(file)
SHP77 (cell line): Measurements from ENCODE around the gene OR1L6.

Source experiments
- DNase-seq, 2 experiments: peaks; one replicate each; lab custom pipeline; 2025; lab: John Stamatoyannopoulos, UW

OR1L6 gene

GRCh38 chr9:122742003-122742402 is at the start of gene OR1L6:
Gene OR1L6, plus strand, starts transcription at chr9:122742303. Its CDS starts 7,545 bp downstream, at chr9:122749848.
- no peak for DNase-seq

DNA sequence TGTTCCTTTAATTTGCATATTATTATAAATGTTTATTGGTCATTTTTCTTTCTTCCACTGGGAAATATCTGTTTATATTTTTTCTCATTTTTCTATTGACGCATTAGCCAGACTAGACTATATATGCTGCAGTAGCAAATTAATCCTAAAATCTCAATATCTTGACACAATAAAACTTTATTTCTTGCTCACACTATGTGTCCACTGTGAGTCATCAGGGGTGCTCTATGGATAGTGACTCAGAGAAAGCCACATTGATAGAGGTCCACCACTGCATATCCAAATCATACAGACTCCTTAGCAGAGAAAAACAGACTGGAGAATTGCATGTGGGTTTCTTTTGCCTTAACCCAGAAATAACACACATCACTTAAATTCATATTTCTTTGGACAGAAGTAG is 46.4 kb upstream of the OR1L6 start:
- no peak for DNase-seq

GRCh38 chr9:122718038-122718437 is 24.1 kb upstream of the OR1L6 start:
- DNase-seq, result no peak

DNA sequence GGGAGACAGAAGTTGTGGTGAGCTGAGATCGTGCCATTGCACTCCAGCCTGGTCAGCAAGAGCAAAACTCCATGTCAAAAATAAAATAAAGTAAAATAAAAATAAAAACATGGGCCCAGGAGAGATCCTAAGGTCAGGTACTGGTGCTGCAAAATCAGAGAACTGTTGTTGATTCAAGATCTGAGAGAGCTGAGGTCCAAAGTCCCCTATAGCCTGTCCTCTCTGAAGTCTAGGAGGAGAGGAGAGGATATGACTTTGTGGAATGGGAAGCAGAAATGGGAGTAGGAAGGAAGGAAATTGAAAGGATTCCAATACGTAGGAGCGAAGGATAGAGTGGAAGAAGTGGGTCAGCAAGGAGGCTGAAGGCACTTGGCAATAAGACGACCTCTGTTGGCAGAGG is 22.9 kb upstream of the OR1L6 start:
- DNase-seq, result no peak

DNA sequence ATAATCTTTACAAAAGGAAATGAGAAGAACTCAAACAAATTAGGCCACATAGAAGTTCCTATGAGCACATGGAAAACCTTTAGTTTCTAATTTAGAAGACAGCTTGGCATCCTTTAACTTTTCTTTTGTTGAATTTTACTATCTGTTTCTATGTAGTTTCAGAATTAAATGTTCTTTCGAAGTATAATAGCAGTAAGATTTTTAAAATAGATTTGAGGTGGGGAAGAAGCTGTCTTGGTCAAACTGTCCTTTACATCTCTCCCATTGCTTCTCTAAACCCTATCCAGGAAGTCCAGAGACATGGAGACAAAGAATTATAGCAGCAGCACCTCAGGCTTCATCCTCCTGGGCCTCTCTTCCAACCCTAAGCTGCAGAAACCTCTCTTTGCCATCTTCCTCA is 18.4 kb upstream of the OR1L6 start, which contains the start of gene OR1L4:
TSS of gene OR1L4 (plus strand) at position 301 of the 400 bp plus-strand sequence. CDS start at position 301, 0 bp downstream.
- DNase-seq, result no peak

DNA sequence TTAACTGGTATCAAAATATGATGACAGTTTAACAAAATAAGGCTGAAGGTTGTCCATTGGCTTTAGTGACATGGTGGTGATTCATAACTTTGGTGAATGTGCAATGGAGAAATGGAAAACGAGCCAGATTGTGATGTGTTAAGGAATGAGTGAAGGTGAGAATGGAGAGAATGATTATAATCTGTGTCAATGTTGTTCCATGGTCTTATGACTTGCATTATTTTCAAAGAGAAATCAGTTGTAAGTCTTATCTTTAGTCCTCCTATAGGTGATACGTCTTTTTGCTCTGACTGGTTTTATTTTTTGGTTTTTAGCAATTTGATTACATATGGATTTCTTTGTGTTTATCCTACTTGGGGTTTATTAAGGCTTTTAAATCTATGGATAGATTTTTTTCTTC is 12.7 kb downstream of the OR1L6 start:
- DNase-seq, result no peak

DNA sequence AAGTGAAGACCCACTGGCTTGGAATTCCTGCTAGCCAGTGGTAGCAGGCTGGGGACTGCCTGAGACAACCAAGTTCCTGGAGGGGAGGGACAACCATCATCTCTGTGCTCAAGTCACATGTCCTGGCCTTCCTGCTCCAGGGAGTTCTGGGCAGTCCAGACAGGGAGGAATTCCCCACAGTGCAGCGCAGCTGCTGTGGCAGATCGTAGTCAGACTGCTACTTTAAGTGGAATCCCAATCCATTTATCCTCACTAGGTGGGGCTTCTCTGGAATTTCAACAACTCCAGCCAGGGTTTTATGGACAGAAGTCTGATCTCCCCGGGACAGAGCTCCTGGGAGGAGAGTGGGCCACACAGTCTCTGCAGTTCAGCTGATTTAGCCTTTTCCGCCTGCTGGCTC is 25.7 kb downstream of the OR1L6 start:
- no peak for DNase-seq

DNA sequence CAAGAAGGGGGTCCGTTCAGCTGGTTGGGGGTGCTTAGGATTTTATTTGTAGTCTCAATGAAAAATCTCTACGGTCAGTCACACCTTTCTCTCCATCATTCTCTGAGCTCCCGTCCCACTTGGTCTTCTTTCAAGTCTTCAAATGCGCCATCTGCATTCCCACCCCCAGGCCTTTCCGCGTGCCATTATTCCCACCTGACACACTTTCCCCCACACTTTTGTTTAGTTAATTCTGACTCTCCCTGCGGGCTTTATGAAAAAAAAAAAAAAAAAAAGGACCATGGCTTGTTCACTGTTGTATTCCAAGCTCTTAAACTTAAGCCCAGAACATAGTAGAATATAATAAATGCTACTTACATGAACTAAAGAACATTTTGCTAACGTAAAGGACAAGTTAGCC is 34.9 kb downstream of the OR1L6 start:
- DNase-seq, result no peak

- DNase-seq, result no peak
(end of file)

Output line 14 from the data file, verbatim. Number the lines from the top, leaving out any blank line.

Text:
DNA sequence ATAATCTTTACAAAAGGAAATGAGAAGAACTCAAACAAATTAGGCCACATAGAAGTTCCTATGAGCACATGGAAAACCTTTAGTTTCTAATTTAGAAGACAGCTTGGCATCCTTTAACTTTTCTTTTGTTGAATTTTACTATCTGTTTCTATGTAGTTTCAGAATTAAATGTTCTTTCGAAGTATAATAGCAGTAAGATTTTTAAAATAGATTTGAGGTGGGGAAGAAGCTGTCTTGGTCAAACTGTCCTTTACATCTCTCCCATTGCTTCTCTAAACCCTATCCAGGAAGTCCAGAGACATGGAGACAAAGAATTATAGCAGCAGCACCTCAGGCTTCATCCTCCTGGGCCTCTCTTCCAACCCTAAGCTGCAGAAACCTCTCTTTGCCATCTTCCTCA is 18.4 kb upstream of the OR1L6 start, which contains the start of gene OR1L4: